Border Security Technology Caucus holds 1st meeting, gets briefing on collecting, monitoring migration data

EL PASO, Texas (Border Report) — The bipartisan Border Security Technology Caucus met for the first time on Tuesday and listened to a presentation on how law enforcement agencies can use data to address security needs at the border.

The caucus’s mission is to inform Congress of available technologies to improve and strengthen border security.

U.S. Rep. Vicente Gonzalez, a Democrat from McAllen, co-founded the caucus with U.S. Rep. Tony Gonzales, R-Texas, whose district stretches from San Antonio to El Paso and includes 800 miles of U.S.-Mexico border, the most of all border districts. The other founding members include Tim Ryan, D-Ohio, and Chuck Fleischmann, R-Tennessee.

Gonzalez, in early April, told Border Report he believes there are emerging technologies that can help law enforcement personnel better patrol and monitor the southern border with Mexico.

“Now is the time to implement smart and effective methods to further secure our borders,” Gonzalez said Tuesday. “There is nothing partisan about keeping our men and women in blue and green safe, and there is nothing partisan about securing our border in a cost-efficient and technologically advanced way. I look forward to our continued work that will come from this bi-partisan caucus and the real change we can bring to our border communities.”

Undocumented immigrants wait to be processed at a U.S. Border Patrol checkpoint on June 17, 2021 in Roma, Texas. They had crossed the U.S.-Mexico border to seek asylum in the United States. Thermographic cameras create color as well as black and white images based on radiant heat energy, not light, making it possible to see people and objects in total darkness. The technology is used for surveillance by the military and law enforcement, including the U.S. Border Patrol, as well as for commercial purposes in construction, medical and other fields. (Photo by John Moore/Getty Images)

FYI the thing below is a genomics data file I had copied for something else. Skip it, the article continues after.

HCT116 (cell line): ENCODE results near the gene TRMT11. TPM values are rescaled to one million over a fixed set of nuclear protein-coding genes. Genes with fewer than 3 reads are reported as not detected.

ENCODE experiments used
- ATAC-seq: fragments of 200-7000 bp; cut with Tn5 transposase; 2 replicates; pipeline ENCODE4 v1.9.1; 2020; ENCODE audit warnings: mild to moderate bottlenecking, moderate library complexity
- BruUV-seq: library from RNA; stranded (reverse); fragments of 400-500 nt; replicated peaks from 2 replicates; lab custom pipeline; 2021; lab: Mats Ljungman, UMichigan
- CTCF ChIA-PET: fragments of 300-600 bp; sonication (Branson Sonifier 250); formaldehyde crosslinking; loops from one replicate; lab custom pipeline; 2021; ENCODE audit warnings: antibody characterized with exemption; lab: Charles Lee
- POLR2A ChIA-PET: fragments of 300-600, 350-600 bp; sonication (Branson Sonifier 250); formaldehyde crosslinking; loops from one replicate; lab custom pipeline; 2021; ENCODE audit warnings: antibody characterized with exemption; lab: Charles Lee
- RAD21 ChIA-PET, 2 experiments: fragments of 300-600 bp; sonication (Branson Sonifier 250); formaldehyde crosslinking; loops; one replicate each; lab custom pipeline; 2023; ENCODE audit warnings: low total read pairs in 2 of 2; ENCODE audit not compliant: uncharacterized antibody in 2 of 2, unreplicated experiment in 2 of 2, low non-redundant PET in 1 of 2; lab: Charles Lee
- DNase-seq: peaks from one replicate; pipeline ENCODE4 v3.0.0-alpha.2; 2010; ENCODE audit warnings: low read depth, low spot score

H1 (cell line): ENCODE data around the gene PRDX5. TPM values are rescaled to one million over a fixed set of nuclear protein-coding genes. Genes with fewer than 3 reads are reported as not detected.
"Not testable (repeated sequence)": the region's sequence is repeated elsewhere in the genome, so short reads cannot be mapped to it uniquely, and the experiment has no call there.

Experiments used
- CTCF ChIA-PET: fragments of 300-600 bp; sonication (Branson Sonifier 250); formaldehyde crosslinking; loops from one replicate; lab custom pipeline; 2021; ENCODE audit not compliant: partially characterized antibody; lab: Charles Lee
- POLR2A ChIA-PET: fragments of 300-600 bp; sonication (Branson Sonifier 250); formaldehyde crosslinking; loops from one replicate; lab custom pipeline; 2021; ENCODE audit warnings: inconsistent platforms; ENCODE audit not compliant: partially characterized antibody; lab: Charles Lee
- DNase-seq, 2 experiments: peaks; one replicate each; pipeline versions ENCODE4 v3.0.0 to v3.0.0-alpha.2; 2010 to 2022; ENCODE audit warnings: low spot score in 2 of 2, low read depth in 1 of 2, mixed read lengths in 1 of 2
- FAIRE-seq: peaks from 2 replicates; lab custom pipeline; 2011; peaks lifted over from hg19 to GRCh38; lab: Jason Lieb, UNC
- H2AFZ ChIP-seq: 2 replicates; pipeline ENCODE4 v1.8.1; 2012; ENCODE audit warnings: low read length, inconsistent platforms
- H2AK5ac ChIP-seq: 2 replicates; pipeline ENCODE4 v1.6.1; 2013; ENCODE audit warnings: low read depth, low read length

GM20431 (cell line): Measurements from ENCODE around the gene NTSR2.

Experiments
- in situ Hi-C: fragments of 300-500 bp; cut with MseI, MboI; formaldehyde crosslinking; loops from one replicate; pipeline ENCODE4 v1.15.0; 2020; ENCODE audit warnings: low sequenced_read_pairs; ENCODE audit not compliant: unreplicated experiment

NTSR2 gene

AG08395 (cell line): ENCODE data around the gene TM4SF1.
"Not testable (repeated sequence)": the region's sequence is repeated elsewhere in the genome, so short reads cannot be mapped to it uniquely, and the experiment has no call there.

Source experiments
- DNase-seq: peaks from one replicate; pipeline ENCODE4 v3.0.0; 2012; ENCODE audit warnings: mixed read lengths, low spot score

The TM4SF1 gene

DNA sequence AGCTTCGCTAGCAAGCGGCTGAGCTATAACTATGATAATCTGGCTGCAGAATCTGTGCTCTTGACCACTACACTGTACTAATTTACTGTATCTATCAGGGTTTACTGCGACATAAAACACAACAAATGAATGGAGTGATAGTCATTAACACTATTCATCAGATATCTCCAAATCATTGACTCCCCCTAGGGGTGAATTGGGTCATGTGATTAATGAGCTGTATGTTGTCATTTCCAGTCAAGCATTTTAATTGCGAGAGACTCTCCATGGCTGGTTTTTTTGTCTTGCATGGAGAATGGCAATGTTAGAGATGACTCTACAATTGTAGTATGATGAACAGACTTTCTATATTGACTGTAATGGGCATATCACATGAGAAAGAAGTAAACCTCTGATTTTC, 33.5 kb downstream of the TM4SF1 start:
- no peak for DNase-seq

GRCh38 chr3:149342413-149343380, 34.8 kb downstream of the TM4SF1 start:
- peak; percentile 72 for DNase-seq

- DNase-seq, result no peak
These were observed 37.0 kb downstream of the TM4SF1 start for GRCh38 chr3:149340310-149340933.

On Tuesday, Orbital Insight, a Palo Alto, California-based geospatial analytics company, delivered a presentation on how the data can help law enforcement agencies better monitor and collect data on migration across our borders.

According to its website, Orbital Insight analyzes satellite, drone, balloon and other unmanned-aerial-vehicle images, including cellphone geolocation data, to study a range of human activity, and provides business and strategic insights from the data.

When former President Donald Trump spoke about building a wall, Gonzales insisted on a wall with cutting-edge technology with Aerostats and cameras and sensors to assist the boots on the ground, Gonzales told Border Report.

“We have the resources. We have the people. We have the technology, and I think we should use the very best technology on our southern border, and I think that is what ultimately will bring security to our region,” Gonzalez said.

In announcing the creation of the Border Security Technology Caucus, the four congressmen said border security is a bipartisan priority that requires bipartisan cooperation.

“The Border Security Technology Caucus will bring together a coalition of lawmakers from across the political spectrum to ensure the United States is on the cutting-edge of technological advancements. With the formation of this caucus, we will provide insight and congressional cooperation that will protect the American people, Customs and Border Patrol agents, and our national security,” they said. “We look forward to paving the way for legislation that will improve the enforcement of America’’ immigration laws and bring our border security strategy into the 21st century.”

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